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Gambian Girls Handpicked for Muslim Camps


In the small, impoverished nation of the Gambia hundreds of young girls were handpicked this summer to attend educational Islamic camps funded in part by Saudi Arabia. The camps aim to promote a conservative religious lifestyle, raising concerns among some Gambians about a growing influence of Islam in their society.

Dozens of girls sing an Islamic song at this camp just outside Banjul.

They were picked from different neighborhoods of the capital city. Some of the brightest primary, high school and university students were among those selected.

"The main goal of this youth camp for females is to inculcate in the participants Islamic religious education," said Jaimaba Dibba, the camp's organizer. "Islam covers everything. It has left no stone unturned. Islam is a way of life. We want to inculcate in the youth who are going to be the leaders of tomorrow Islamic religious education."

How to pray, read the Koran, manage the family, or even clean the house are some of the courses being taught.

One of the teachers Omar Secka says teaching Islam is important.

"It is very important because Muslims today we need all the time our religion and cannot just stand there without teaching about religion," said Omar Secka. "This is very important all over the world, and particularly in the Gambia."

Islamic teachers say provocative dressing, as well as rampant child prostitution on the fringes of the Gambia's beach tourism are some of the realities Islam can help control.

One of the girls at the camp recites about the importance of wearing the hijab, or head covering.

At least three other such camps were started in different parts of the Gambia in the past few months, funded by non-governmental organizations receiving most of their money from Saudi Arabia. The kingdom has been especially generous in contributing to Islamic teaching in sub-Saharan Africa.

Before starting classes at the camp outside Banjul, two of the girls told VOA what they were expecting.

"My expectation of the camp is to know more about the way of life of Muslim women, how Islam gives honor to women, how we should wear the veil and many things," said one.

"My expectation from this camp is to be able to read some verses from the Holy Koran and to be able to recognize Arabic script and to have more discipline in the Islamic way of life," stated the other.

The organizer, Ms. Dibba, says she hopes that, when they are finished, these girls will teach others.

"We hope that they will disseminate the idea when they go back home to their peers, [and] to their family members if they are not doing it, " she said. "We also tell them that whenever you are disseminating Islamic ideas you should do it with wisdom."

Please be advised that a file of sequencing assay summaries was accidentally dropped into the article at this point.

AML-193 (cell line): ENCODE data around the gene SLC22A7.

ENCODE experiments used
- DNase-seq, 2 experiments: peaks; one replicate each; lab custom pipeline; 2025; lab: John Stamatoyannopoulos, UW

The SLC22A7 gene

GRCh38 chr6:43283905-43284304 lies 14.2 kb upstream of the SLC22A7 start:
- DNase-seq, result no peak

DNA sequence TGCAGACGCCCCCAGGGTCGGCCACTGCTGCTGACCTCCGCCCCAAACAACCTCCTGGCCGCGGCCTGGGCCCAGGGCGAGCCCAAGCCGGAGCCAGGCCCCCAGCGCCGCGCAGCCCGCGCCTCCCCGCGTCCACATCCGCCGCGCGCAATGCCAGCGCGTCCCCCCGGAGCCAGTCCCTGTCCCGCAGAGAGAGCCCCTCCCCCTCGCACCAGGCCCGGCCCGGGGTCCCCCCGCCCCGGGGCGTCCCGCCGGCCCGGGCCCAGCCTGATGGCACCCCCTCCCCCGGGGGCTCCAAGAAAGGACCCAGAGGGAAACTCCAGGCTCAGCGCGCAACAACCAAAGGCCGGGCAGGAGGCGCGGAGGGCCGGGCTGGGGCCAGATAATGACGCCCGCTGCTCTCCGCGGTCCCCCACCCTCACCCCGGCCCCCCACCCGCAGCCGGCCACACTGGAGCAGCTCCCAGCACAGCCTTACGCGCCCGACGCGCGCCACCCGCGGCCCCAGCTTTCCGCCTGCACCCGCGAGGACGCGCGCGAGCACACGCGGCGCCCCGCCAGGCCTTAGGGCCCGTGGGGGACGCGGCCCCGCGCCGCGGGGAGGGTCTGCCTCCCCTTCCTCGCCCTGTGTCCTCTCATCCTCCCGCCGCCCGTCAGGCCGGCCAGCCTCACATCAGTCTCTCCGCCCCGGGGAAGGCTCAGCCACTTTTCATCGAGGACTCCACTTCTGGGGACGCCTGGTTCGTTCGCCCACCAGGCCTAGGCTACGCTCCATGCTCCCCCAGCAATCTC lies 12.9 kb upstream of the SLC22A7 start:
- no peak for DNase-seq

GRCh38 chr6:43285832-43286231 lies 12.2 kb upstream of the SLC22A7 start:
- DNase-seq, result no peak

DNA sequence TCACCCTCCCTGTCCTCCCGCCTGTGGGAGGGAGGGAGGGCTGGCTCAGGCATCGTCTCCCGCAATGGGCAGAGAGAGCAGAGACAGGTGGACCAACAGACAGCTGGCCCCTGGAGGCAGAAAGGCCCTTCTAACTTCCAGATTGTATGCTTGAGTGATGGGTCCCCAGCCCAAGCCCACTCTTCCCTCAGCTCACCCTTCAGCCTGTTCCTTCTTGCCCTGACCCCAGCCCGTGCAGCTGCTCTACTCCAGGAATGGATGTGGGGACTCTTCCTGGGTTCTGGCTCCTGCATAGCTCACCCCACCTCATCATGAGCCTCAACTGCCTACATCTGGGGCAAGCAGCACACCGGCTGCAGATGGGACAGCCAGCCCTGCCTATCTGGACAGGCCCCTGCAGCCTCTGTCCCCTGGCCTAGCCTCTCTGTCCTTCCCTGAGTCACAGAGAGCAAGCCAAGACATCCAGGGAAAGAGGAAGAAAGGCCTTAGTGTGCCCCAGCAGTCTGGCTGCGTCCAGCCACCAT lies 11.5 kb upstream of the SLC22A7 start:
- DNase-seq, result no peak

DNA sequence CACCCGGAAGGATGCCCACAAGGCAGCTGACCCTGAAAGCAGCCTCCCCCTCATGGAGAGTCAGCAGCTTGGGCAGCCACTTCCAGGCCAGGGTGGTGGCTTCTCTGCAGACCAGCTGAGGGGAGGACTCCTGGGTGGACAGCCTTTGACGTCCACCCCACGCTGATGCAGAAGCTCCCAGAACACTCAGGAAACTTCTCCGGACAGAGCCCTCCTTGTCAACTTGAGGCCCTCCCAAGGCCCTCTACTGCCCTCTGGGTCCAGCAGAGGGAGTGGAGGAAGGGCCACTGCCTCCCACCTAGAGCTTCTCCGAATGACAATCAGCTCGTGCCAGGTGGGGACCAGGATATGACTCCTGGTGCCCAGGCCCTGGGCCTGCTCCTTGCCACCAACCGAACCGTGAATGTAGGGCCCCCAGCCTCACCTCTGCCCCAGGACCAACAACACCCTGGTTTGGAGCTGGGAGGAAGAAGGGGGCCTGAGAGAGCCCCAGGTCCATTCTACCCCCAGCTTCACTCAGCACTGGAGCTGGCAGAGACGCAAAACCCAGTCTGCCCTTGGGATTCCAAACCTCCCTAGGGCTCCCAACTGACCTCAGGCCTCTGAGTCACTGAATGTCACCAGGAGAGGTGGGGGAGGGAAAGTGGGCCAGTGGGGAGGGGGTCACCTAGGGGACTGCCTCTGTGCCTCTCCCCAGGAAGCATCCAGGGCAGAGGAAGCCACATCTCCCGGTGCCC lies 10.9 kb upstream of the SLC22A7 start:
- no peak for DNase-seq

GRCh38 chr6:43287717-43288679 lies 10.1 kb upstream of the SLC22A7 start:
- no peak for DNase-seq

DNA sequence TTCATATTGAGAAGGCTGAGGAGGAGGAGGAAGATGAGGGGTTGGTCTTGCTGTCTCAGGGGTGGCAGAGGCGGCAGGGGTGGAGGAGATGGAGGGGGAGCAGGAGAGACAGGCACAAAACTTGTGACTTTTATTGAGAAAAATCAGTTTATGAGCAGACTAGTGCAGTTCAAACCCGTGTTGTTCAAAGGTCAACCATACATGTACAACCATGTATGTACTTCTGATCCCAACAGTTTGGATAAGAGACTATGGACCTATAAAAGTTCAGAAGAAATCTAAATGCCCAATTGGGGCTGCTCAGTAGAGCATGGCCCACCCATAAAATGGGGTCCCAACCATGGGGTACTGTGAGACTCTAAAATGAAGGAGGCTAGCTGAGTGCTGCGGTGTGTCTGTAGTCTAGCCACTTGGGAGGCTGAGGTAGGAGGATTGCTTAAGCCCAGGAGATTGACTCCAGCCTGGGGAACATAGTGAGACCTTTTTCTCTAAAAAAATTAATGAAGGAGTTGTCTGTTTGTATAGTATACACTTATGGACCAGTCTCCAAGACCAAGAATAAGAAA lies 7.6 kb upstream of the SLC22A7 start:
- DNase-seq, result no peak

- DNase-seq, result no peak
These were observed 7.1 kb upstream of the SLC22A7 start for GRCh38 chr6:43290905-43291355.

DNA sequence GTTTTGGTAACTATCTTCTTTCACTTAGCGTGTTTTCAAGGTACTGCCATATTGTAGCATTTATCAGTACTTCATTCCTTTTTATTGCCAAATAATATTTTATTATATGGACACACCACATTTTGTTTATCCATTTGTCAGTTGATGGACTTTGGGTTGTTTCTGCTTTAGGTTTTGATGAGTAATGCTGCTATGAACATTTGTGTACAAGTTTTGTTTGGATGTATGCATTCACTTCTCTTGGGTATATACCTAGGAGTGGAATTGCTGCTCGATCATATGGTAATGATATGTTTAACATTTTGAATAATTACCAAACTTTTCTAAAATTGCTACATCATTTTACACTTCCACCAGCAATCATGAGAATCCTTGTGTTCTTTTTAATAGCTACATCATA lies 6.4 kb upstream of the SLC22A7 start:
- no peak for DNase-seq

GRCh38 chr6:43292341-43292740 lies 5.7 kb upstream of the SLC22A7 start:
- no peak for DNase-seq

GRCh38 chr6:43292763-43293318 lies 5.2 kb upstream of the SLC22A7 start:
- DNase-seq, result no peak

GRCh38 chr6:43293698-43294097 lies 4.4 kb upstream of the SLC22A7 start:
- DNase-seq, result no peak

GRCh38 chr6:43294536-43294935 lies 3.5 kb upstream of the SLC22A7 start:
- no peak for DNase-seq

A prominent Banjul journalist, Demba Jawo, is worried, however, about the conservative Islam being taught in the schools. He, like many other social commentators in the Gambia, says this trend should be examined very closely.

"Yes it is a kind of a trend, actually it's just beginning to be evident in this country," said Demba Jawo. "It has never been the case."

He says teachers at the camps bring their ideas from other countries and import concepts that may not be suitable for the Gambia.

"We're getting a lot of Gambians going to the Arab world for education - Islamic knowledge - and when they come back, they are always eager, actually, to introduce new things here, things that they've seen in the Arab world," he said. "They have a feeling the girls, the young people in this country are actually being led astray and they feel that they should do something to reverse the trend. That is why they are coming up with all these things."

Mr. Jawo says some Gambians have expressed a concern the new Islamic teachers will help create friction between Muslim and non-Muslim communities.

"Even though, the Gambians, the majority of the people in the Gambia are Muslims, but [before] there was very little distinction between Muslims and Christians when there is a Christian feast like Christmas or other Christian feasts everybody tended to join in the feast," explained Demba Jawo.

Now, he says, the girls at the camps are being told to ignore non-Muslim celebrations.

He warns Islamic hard-liners could turn from educators into a vocal and violent political force for the establishment of Islamic law in the Gambia.

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